By following these steps, employees can conduct effective dynamic risk assessments that help them to safely navigate potentially hazardous situations.

However, in order to provide employees with the confidence and knowledge required to conduct a dynamic risk assessment, thorough training is necessary. This should cover how to evaluate risks, how to determine an appropriate course of action and when to walk away from a dangerous situation.

For those working with the public, this could also involve how to effectively interact with the public to detect signs of aggression and frustration, as well as conflict resolution tips.

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Who Might Need to Conduct a Dynamic Risk Assessment?

Dynamic risk assessments are applicable to a wide range of industries and professions where the nature of work involves constantly evolving or unpredictable risks. However, they are particularly important for lone workers as they don’t have colleagues nearby to help assess risks or provide support if an incident does occur.

Roles where conducting a dynamic risk assessment may be necessary include:

  • Care workers
  • Estate agents
  • Construction workers
  • Retail staff
  • Hospitality workers
  • Hospital staff
  • Security staff

Why are Dynamic Risk Assessments Important?

Some workers are required to work in environments outside the employer’s control, such as client’s homes. In these instances, a formal risk assessment is not able to identify all the hazards the worker is likely to encounter. Where risks are constantly changing, a dynamic risk assessment can prevent employees from remaining in potentially dangerous environments or have the skills to remove the risk before an incident occurs.

By training employees to carry out dynamic risk assessments, organisations ensure that their workforce understands the ever-changing nature of risks. This empowers employees to actively identify potential hazards that may pose harm and take necessary precautions to avoid incidents. This also helps to develop health and safety culture within the organisation, which can have a positive impact on productivity and morale. Dynamic risk assessments play a vital role in maintaining a safe working environment and protecting the wellbeing of employees and the overall business operations.

Additionally, in the UK every employer has a legal obligation to create a safe working environment for their employees. This means that all employees must have access to relevant health and safety training and should be empowered to take action that prioritises their health, safety and welfare.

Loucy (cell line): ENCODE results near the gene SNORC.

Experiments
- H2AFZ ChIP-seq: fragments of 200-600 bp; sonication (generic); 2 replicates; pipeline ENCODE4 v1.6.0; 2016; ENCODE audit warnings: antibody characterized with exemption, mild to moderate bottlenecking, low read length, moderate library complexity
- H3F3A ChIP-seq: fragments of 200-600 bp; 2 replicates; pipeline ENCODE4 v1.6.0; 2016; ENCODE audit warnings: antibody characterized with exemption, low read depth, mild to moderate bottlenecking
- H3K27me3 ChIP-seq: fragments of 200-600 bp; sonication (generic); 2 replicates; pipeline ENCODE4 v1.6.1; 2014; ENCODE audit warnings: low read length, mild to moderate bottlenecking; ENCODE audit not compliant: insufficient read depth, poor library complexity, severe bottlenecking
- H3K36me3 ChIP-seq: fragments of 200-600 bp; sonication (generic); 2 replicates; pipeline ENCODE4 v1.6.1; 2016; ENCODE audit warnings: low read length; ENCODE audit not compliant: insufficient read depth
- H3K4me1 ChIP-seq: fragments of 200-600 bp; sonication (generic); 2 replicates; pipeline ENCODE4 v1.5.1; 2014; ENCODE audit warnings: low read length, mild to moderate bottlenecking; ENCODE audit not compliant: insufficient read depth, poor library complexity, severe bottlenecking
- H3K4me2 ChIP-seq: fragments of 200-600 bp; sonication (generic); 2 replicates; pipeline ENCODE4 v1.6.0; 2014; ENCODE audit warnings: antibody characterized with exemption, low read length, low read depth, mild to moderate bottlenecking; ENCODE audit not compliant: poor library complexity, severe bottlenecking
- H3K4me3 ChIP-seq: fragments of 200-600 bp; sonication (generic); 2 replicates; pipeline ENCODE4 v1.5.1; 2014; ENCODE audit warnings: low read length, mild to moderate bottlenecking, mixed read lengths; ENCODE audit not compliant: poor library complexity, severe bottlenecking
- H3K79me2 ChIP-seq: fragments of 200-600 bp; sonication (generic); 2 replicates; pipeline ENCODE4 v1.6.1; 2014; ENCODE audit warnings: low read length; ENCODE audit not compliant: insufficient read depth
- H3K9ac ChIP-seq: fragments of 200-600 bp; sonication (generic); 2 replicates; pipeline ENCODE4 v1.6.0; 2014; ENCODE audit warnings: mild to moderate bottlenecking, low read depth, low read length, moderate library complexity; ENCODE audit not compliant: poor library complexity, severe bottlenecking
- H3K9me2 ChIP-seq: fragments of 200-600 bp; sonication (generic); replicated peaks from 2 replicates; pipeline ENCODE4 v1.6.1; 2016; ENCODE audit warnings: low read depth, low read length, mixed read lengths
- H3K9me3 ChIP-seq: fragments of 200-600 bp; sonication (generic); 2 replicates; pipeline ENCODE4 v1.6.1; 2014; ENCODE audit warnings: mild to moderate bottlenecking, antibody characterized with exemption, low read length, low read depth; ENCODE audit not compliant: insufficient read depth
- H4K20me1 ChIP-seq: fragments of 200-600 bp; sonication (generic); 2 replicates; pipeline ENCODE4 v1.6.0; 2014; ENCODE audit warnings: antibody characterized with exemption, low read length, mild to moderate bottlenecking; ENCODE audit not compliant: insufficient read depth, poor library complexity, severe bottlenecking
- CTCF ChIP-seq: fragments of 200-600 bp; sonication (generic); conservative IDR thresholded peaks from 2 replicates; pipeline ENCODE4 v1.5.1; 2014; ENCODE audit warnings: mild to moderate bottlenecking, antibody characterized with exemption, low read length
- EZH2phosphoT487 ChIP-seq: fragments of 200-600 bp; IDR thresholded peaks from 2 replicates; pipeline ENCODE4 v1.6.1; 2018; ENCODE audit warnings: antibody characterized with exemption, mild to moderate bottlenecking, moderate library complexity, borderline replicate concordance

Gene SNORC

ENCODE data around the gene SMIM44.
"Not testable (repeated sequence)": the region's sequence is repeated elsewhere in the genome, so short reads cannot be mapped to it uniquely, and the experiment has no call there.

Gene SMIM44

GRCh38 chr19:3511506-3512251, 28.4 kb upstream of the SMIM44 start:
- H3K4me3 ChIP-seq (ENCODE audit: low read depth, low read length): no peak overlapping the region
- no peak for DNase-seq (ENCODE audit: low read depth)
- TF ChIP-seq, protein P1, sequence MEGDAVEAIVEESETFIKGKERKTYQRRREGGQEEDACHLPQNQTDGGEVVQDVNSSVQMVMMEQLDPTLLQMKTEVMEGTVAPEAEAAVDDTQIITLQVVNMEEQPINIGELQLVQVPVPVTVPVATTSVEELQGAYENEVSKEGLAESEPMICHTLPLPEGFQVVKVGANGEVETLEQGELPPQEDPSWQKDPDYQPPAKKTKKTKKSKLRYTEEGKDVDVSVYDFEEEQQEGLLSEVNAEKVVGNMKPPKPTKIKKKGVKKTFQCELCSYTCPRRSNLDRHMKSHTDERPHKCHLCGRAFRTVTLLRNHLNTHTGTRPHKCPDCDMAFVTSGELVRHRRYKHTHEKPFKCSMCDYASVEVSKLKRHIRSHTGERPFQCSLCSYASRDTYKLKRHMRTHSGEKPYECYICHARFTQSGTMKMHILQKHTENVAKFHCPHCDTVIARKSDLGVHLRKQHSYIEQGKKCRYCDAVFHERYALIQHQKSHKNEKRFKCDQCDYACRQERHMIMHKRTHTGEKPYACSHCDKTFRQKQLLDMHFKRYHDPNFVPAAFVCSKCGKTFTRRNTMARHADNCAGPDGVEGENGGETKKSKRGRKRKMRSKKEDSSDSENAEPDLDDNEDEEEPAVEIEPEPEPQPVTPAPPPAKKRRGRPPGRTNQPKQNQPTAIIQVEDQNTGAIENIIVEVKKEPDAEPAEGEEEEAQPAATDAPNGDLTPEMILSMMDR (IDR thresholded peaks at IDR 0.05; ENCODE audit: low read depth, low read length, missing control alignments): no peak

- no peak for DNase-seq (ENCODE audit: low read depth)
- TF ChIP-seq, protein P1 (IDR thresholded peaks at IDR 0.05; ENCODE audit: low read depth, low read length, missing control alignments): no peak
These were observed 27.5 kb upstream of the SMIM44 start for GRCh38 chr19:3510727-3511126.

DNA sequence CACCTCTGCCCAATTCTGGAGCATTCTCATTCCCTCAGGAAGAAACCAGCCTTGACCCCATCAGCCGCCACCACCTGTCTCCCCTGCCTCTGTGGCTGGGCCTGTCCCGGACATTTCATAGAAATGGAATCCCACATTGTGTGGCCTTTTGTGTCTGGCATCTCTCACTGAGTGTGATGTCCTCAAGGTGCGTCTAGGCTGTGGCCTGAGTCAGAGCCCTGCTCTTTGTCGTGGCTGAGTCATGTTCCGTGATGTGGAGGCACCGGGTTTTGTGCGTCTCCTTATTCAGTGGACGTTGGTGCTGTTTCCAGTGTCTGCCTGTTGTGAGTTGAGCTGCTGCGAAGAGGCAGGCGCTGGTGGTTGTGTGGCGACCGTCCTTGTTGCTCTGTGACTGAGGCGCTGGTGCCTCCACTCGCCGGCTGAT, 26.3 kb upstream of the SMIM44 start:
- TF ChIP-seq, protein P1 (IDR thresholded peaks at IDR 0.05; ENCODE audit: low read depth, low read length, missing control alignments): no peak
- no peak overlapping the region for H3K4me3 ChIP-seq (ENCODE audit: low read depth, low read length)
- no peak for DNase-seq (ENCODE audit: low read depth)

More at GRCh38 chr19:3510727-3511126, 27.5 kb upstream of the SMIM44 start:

Benefits of a dynamic risk assessment

Conducting dynamic risk assessments brings several benefits to both individuals and organisations. Some key advantages include:

  1. Improved workplace safety – Proper training in dynamic risk assessment equips workers with the knowledge and skills needed to confidently assess any situation they encounter. In high-pressure or hazardous scenarios, employees can make sound decisions quickly, ensuring their safety and the safety of others. This ability to effectively manage risks reduces health and safety incidents.
  2. Enhanced Employee Confidence – When workers have the skills to conduct dynamic risk assessments, they are better equipped to protect themselves and those around them in any situation. This leads to increased peace of mind and confidence, which can increase job satisfaction.
  3. Proactive Approach to Workplace Safety – Dynamic risk assessments encourage employees to take a proactive approach to safety as they are encouraged to modify working procedures on the spot to control potential dangers. This proactive approach can also mean employees are more likely to raise safety concerns or ideas to improve existing processes.
  4. Reduces fear – By providing employees with the necessary training and tools to assess risks, dynamic risk assessments help to reduce the fear associated with unknown hazards and unfamiliar environments.
  5. Encourages teamwork – When employees are trained in dynamic risk assessments, they can actively contribute to creating a safer work environment by sharing their knowledge and collaboratively addressing hazards. This shared responsibility for safety strengthens teamwork and workplace morale.

How can Peoplesafe support dynamic risk assessments?

With Peoplesafe, employees can utilise a range of features to support their dynamic risk assessments.